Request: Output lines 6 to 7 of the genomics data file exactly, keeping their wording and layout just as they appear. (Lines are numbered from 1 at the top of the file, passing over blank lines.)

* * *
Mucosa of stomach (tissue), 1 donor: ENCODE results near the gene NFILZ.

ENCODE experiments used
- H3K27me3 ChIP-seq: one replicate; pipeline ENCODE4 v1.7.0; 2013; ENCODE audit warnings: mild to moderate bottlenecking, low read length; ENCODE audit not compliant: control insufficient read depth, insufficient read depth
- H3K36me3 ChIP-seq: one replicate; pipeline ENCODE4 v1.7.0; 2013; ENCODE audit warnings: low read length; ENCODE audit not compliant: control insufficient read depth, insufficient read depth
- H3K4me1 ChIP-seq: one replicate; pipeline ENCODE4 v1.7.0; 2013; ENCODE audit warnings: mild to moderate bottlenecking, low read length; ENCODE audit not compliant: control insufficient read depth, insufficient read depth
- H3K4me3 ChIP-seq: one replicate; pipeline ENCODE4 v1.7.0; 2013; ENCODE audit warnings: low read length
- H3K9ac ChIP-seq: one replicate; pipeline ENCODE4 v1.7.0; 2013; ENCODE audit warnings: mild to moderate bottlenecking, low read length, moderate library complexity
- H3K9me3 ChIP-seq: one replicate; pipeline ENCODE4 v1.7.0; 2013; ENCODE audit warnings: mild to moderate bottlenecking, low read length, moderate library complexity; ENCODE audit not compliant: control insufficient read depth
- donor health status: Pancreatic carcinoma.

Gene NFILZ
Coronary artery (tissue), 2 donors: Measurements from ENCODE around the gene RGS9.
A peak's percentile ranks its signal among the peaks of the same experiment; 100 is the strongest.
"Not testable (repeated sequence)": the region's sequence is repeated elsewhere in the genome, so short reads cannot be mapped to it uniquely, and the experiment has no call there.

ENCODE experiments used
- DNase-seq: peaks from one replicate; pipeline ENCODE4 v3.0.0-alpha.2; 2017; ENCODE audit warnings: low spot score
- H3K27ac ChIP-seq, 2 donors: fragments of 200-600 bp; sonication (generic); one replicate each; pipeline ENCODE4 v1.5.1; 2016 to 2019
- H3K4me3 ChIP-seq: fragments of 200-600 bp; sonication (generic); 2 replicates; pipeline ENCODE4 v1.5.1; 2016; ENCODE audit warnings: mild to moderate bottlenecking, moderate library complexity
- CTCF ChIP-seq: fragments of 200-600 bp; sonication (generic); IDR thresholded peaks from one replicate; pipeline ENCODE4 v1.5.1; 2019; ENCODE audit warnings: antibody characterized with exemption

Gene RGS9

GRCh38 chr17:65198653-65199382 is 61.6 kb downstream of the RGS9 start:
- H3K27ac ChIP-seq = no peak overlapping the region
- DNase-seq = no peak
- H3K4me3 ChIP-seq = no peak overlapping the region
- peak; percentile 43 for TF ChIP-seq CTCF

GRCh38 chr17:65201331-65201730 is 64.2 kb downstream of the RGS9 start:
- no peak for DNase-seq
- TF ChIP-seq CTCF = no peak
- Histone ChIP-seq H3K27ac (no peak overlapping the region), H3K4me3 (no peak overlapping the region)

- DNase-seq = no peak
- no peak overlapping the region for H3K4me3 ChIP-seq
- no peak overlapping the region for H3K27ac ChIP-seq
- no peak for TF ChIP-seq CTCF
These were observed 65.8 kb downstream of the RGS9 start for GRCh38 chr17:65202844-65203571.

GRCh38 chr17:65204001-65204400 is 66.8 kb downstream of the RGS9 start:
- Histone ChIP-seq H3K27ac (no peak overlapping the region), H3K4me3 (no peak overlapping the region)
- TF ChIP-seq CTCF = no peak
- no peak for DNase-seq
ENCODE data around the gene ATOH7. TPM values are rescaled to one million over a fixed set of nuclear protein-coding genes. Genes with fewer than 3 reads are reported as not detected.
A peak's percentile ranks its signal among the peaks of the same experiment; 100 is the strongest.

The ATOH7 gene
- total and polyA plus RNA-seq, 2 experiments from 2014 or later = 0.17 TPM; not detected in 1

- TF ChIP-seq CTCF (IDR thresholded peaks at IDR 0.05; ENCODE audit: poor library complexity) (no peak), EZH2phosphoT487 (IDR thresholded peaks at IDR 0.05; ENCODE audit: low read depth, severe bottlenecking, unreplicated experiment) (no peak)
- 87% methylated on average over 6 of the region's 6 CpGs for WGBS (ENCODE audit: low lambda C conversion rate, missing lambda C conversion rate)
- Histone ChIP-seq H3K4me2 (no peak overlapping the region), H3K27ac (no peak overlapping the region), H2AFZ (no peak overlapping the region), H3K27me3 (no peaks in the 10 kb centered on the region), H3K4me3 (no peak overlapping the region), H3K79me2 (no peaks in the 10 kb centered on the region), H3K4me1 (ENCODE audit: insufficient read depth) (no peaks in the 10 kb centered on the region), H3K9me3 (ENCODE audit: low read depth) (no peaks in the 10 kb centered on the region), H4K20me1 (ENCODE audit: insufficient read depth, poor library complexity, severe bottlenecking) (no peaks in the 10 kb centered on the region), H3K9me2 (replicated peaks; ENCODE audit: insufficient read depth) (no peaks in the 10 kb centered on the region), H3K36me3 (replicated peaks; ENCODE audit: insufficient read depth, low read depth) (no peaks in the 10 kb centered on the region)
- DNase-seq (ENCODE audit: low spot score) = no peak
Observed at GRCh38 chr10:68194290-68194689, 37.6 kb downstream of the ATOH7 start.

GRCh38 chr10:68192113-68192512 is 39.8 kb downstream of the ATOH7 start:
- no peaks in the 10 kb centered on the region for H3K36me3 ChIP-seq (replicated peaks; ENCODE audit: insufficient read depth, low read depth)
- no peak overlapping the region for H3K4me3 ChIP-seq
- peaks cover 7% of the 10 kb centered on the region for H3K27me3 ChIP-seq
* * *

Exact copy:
- H3K4me3 ChIP-seq: one replicate; pipeline ENCODE4 v1.7.0; 2013; ENCODE audit warnings: low read length
- H3K9ac ChIP-seq: one replicate; pipeline ENCODE4 v1.7.0; 2013; ENCODE audit warnings: mild to moderate bottlenecking, low read length, moderate library complexity